November Wrap-Up

This was a good reading month but not a great posting month. But hey, this is my 100th post!

I had planned on posting a weekly series of books on women in the military, with a schedule and everything and then…didn’t. I still have the books prepared for the women in Vietnam and the 80s, and also the books on women in the military post 9/11, and I will be posting them because there are a lot of great things out there.

I also let a lot of my reviews pile up without writing them, so December is going to have to be catch up. And some of the reviews I wrote but didn’t post to the blog but kept on Goodreads. Let’s be honest, my reading tastes are…scattered and all over the place.

And I didn’t do any of my other writing (besides finishing my space mermaids short), despite there being an anthology submission for something that I have the perfect idea for (granted, there was no way I was going to finish researching, drafting, writing and editing the thing in 15 days). But I did find some other submission calls that fit things I already have or am writing, so that was exciting.

Note to self: don’t plan projects when you don’t have a weekend to set time away to complete them.

Overall, I read 15 books this month, nine books, 5 audiobooks and one graphic novel. That was 47 hours of audiobook and 5,555 pages (audiobooks are wrapped into the page count).

Anywho, the books!


And heh, I’ve only posted a review on this blog for one of these.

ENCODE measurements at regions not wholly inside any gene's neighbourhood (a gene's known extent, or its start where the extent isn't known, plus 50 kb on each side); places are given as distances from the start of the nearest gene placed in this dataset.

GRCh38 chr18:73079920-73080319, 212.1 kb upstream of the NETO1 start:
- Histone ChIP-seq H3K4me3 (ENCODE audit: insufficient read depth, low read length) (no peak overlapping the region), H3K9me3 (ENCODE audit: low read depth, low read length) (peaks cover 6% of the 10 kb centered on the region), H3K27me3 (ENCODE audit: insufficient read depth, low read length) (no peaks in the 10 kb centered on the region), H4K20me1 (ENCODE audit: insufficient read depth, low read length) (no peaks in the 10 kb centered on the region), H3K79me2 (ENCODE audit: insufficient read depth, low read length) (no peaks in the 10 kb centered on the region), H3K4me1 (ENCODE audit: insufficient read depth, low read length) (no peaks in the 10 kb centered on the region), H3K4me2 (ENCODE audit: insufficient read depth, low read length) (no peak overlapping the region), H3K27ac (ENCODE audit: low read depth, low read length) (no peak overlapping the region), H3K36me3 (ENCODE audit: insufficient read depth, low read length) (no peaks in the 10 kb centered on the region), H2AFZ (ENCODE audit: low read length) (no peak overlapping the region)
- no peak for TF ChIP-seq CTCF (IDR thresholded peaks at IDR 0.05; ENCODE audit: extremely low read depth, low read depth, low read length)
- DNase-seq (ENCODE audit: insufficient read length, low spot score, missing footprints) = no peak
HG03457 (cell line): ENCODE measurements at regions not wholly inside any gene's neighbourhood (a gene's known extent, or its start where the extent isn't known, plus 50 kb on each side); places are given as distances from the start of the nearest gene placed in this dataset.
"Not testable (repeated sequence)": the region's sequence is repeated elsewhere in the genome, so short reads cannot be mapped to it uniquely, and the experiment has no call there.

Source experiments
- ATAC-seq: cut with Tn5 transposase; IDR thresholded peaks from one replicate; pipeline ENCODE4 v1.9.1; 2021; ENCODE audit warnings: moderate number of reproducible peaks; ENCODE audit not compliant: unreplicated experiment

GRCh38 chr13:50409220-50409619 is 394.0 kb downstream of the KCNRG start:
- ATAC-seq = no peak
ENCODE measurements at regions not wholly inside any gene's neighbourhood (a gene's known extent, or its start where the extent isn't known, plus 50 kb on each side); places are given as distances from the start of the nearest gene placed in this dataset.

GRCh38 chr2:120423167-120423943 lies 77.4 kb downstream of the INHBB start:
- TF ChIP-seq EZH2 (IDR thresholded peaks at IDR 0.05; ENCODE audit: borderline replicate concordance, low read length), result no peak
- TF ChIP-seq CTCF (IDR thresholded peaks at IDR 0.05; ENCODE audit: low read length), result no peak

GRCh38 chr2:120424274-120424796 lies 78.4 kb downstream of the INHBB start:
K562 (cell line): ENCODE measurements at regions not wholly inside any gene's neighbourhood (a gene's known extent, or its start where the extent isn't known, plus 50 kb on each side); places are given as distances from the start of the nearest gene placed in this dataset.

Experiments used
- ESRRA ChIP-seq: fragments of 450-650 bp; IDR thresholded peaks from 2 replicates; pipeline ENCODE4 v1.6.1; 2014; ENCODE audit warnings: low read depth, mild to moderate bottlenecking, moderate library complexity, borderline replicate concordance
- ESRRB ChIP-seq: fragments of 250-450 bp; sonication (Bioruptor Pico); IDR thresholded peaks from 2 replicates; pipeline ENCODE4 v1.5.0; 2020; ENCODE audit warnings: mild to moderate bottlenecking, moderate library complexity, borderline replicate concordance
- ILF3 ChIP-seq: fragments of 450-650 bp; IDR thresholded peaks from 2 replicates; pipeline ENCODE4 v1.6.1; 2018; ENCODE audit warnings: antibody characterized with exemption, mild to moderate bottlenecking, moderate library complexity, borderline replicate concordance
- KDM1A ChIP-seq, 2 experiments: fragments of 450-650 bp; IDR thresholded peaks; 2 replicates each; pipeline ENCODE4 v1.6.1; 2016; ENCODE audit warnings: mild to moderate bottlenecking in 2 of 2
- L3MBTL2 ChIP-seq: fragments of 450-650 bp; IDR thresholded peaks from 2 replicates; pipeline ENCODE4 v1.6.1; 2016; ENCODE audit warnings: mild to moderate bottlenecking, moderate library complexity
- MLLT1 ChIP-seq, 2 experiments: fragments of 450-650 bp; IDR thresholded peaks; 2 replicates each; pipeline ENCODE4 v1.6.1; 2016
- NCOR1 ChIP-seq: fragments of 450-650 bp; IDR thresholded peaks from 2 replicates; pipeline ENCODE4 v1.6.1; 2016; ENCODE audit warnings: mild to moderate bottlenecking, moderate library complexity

I wrote a review for Slay (not yet one for Talking to Strangers since my words are um, not coming on that book beyond Malcolm Galdwell’s voice is amazing and I love his writing style) but I don’t know if I’m going to actually post them here because my reviews don’t do these books justice (not that any of my reviews do any of these books justice). I might post Slay, mainly because it fits the book reviews that I post here (and has Black girl gamers!!!), and also because I haven’t seen too many reviews for it and it is such a wonderful book.

A Season of Daring Greatly was incredible and I have not written the review yet. I might be biased because I grew up reading Ellen Emerson White and her writing style just…speaks to me, but this was awesome and I loved reading about Jill Cafferty becoming the first woman to sign for a major league baseball team.


The four stars were all fantastic in their own ways, but didn’t quite reach the level of awesome that a five-star book means to me.

Into the Drowning Deep (review posting Tuesday, December 3rd) scared the shit off of me and probably would have been five stars if the ending hadn’t been so abrupt. Did not like that. I need closure, dammit!

I liked Foundryside much more than I had anticipated, because I was leery about a white dude writing a lesbian of color and a lesbian romance, but it was funny, the magic and world were well-developed, and the action sequences were great.